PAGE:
# Lorenz

In 1963 Edward Norton Lorenz (23.05.1917 - 16.04.2008) developed a model for atmospheric convection (see https://journals.ametsoc.org/view/journals/atsc/20/2/1520-0469_1963_020_0130_dnf_2_0_co_2.xml and https://www.math.uni-hamburg.de/home/lauterbach/scripts/seminar03/prill.pdf for more details). This model, which was simulated on a tiny digital computer (Royal McBee LPG-30), showed an interesting behaviour which gave rise to research on chaotic attractors.

The system itself is described by three coupled differential equations (x' denotes the first derivative of x with respect to time here - more typically it would be written with a dot over the variable name):

x'=σ(y-x)

y'=x(ρ-z)-y

z'=xy-βz

In the original system the parameters are σ=10 (that is the Prandtl number), β=8/3 (this represents the cell geometry underlying the model), and ρ=28 (relative Rayleigh number). Obviously, this cannot be implemented on an analog computer directly as it is not scaled to the interval [-1,1]. Scaling this system is a bit cumbersome: First, the domains of all involved variables have to be determined. Scaling and rewriting the system yields the following set of equations:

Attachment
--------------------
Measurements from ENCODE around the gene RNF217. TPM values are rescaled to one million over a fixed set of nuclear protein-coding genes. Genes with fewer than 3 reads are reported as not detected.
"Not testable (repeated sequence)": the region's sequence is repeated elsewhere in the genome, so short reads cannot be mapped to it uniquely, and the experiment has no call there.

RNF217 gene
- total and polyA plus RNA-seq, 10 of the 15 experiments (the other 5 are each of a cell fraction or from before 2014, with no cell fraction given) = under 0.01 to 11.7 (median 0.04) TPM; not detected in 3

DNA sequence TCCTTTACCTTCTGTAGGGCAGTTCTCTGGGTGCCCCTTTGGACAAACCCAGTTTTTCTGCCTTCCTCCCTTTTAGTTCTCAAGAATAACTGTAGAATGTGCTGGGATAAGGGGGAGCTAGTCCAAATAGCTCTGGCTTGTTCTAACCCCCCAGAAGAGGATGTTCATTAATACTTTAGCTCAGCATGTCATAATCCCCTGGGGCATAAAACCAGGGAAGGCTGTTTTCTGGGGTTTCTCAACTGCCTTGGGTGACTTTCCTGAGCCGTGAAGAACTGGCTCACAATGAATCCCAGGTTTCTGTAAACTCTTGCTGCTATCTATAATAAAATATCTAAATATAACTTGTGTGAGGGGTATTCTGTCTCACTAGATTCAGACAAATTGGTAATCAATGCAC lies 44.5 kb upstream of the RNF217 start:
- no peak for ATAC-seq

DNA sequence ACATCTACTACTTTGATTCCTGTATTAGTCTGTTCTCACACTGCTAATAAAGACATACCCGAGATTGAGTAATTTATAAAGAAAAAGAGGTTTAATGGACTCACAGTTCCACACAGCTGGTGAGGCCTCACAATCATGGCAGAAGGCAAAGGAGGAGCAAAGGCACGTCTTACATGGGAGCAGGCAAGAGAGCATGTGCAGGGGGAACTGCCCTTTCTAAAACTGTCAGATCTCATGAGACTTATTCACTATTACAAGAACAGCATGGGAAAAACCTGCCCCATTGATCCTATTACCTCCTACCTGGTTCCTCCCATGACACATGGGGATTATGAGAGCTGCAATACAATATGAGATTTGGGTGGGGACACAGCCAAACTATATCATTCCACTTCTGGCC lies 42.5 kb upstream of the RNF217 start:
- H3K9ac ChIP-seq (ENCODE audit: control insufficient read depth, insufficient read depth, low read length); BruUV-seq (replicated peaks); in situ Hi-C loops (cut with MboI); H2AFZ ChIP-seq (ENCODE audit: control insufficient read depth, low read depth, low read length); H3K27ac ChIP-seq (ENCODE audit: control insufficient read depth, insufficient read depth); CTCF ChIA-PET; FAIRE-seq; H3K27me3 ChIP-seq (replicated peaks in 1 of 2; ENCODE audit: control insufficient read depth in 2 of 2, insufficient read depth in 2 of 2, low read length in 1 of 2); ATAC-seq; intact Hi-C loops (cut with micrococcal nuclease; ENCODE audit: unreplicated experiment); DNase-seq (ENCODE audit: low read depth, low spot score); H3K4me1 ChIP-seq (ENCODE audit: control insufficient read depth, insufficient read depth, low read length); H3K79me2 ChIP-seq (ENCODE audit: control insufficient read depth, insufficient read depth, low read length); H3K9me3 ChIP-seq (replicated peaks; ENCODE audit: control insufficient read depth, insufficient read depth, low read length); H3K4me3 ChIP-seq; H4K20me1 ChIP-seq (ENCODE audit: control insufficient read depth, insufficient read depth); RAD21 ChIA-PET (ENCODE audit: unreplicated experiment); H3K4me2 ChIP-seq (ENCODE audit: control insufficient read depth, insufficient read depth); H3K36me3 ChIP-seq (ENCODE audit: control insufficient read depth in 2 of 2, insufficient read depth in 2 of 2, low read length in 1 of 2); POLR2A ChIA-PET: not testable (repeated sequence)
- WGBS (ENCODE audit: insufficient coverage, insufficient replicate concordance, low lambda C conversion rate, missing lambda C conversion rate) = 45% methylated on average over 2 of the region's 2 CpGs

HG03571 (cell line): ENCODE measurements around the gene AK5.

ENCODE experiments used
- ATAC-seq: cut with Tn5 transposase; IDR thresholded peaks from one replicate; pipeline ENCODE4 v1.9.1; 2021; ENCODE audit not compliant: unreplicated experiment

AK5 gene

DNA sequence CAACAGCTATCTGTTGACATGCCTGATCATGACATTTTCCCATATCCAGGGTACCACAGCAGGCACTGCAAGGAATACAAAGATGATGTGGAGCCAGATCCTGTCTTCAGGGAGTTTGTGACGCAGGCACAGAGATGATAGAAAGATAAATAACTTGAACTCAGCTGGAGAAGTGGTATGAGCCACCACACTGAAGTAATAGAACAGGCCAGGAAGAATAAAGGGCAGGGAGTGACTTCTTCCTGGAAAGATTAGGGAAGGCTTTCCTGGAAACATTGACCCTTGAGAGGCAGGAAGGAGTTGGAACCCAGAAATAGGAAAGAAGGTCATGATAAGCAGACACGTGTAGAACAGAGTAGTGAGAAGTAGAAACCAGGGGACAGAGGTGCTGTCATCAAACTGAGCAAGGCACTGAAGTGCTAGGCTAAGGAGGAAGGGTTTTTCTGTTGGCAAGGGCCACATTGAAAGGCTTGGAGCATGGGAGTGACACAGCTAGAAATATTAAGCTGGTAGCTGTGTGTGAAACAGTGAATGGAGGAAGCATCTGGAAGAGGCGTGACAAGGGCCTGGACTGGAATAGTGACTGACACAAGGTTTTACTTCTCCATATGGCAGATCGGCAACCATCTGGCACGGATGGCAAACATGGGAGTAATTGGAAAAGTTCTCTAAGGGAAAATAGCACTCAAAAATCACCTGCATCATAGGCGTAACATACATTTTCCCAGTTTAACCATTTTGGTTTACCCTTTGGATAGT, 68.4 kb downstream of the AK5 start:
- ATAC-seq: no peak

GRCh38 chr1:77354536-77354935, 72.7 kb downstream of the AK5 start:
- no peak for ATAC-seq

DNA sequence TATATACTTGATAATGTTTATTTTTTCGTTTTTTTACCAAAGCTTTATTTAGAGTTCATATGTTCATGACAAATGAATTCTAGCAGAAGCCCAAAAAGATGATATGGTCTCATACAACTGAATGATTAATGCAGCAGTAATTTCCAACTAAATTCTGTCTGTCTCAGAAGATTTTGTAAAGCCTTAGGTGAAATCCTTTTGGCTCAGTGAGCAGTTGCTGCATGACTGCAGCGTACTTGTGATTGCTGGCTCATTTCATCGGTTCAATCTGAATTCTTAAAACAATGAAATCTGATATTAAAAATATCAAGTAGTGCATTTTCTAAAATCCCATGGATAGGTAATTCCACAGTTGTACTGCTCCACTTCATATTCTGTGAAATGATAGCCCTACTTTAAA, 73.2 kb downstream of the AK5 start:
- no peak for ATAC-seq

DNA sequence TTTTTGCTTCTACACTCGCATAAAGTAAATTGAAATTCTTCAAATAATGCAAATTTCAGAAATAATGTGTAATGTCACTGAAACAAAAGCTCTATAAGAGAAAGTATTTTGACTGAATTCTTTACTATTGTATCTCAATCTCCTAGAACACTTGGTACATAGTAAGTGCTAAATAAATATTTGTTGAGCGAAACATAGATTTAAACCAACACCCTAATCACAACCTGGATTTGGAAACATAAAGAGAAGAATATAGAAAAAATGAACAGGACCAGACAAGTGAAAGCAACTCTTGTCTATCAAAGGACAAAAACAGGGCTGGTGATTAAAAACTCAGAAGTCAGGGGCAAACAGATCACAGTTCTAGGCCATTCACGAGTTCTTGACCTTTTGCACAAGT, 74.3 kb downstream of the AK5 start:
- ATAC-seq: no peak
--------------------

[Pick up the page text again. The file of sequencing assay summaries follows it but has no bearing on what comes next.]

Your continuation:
x=∫1.8y-x dt+C

s=1-2.678z

y=∫1.5556xs-0.1y dt

z=∫1.5xy-0.2667z dt

The constant C basically represents the initial condition of that integrator and is not critical. Since each integrator and summer performs an implicit change of sign in an analog computer such as THAT the above equations can be simplified a bit:

-x=-∫1.8y-x dt+C

-z=-∫1.5xy-0.2667z dt

s=-(1-2.68z)

r=-xs

-y=-∫1.536r-0.1y dt

These equations can now be implemented directly on an analog computer as shown in this program:

A typical setup looks like this:

Using a classic analog oscilloscope in xy-mode and a camera capable of long term exposures, the beauty of this particular chaotic attractor can be captured. Shown in the following is the phase space plot of the variables -x and s:

Since THAT offers two time constants for its integrators it is possible to slow down the computation by a factor of 100 by connecting the SLOW jack of every integrator to the output jack of the same integrator. Thus it is possible to control a classic plotter: